- No one addresses the issue
- Suppressed feelings that explode later
- You’ll need to take the lead
- Take a sensitive approach to the situation
- Don’t let them shy away from the problem
- No one holds back
- Discussion can get heated quickly
- Each could feel disrespected
- Suggest they both prepare for the conversation
- Be ready to take breaks if things get heated
- Shift to a neutral setting – getting a coffee / taking a walk
- The Seeker may bulldoze the Avoider
- The Avoider may respond with a passive aggressive approach
- The Avoider may agree too easily with what the Seeker wants
- Ask the Avoider to be honest, participate, and not hide their opinions
- Explain to the Seeker in advance that you expect a calm demeanor and tone during the conversation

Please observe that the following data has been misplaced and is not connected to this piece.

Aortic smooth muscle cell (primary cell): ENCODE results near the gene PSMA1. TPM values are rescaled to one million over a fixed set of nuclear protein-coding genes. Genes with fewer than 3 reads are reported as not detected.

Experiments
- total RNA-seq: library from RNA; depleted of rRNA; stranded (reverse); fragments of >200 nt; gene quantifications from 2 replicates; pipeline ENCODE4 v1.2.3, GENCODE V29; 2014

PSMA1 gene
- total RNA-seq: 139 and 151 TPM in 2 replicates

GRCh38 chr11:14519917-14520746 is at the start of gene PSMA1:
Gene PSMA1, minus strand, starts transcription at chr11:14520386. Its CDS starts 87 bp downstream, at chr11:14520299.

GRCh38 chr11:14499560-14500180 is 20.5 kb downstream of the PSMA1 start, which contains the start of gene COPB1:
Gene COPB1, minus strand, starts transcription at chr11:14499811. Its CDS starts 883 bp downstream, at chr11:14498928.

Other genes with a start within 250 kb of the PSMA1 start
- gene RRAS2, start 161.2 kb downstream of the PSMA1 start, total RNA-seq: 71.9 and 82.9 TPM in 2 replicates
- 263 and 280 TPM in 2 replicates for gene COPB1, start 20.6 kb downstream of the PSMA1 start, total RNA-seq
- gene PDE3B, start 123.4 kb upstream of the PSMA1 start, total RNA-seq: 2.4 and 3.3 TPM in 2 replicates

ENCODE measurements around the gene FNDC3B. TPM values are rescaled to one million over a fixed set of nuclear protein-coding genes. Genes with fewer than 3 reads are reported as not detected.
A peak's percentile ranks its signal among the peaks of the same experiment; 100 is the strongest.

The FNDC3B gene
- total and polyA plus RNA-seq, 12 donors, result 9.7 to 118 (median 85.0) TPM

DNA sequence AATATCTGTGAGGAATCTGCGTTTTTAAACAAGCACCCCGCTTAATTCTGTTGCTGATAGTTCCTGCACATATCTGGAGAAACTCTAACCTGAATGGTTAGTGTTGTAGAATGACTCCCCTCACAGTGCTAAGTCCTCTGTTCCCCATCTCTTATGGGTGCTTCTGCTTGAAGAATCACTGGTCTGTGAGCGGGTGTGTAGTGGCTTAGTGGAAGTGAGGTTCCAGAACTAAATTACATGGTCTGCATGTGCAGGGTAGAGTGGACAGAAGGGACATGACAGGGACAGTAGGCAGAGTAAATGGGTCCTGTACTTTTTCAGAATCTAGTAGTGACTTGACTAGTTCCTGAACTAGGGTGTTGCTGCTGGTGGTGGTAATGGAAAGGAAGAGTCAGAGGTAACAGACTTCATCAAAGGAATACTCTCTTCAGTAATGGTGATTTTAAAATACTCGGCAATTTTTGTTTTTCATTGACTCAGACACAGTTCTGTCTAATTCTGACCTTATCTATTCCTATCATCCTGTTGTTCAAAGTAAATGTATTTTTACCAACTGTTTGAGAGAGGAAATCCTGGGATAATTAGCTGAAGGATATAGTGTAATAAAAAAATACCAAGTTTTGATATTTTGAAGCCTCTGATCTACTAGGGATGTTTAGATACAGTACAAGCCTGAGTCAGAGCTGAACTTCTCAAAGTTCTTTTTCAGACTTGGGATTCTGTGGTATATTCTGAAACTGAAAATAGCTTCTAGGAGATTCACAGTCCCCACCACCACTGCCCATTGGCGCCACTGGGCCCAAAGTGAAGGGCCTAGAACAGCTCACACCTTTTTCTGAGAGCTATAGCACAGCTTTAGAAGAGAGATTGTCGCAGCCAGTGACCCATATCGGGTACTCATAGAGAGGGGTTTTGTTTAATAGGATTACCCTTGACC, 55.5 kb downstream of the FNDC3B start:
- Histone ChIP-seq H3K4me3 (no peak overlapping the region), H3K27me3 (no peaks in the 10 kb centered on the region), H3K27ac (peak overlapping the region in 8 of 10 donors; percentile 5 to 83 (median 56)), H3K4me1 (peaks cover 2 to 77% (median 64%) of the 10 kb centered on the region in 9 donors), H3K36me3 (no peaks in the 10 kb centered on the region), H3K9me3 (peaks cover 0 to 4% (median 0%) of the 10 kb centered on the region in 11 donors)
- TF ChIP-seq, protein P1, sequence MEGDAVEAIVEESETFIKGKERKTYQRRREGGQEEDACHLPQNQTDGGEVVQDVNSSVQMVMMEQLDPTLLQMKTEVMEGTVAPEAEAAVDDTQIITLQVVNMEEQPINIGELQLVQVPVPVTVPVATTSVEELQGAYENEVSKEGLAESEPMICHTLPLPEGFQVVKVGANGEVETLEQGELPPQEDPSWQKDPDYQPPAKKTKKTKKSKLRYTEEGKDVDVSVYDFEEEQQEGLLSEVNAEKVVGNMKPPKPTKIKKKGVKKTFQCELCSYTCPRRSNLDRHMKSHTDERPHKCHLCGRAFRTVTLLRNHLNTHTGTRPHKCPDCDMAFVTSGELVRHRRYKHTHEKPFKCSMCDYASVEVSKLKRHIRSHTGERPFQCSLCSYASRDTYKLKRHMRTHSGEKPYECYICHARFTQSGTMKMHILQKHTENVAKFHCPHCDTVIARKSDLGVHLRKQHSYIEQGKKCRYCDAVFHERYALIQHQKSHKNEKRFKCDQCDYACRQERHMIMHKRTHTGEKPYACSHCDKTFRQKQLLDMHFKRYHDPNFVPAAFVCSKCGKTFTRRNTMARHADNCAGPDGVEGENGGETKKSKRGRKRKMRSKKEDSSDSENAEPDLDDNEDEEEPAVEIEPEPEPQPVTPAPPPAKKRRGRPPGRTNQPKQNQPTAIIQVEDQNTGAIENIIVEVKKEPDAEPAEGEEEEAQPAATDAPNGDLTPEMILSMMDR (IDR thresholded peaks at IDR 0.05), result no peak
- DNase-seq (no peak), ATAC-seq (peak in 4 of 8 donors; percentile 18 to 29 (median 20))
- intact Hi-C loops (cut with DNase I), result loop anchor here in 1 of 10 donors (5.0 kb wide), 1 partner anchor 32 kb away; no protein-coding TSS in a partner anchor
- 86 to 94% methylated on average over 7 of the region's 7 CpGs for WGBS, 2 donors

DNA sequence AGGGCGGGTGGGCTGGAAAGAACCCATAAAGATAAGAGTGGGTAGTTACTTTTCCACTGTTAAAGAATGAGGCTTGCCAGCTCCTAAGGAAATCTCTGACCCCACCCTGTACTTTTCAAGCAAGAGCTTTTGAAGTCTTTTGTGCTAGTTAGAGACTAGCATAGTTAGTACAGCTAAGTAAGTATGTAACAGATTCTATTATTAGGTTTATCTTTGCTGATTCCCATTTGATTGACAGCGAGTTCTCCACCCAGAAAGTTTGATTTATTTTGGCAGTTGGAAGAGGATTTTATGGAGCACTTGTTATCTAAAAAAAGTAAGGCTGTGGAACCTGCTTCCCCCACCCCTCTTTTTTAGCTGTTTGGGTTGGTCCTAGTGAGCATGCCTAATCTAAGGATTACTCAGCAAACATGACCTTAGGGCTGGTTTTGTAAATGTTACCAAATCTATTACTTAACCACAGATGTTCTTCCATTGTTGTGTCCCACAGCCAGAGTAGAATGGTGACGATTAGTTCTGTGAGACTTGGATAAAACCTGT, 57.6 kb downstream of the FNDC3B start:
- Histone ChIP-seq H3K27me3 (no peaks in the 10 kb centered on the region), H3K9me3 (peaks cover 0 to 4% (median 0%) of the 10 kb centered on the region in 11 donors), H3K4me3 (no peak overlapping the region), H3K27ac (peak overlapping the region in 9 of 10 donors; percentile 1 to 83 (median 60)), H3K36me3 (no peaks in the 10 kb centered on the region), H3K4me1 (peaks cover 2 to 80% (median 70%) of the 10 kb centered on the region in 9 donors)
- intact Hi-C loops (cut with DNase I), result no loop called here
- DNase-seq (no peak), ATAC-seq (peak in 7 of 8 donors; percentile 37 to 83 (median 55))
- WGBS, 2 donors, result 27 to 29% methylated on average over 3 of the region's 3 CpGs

- Encourage the Avoider to be direct and to the point
- Encourage the Seeker to be patient should the pace of the conversation slow.
How Can I Focus on the Problem, Not the People?
Once you have a clearer idea of the temperature of the conflict and the conflict styles of the people involved, it’s time to shift your focus toward understanding the problem.
There’s a good chance that the incident you’ve just walked into the middle of isn’t even representative of the real conflict. In fact, the source of the real conflict might be something that occurred over a month back, but left unresolved was allowed to fester as bickering continued, got more personal, and stress levels rose.
So, before you assume the conflict you’re dealing with is actually about a team member ‘typing and breathing too loudly’, ask questions like, “When do you think the problem between you two first started?” and work to reveal the root of the issue, so you can best resolve it.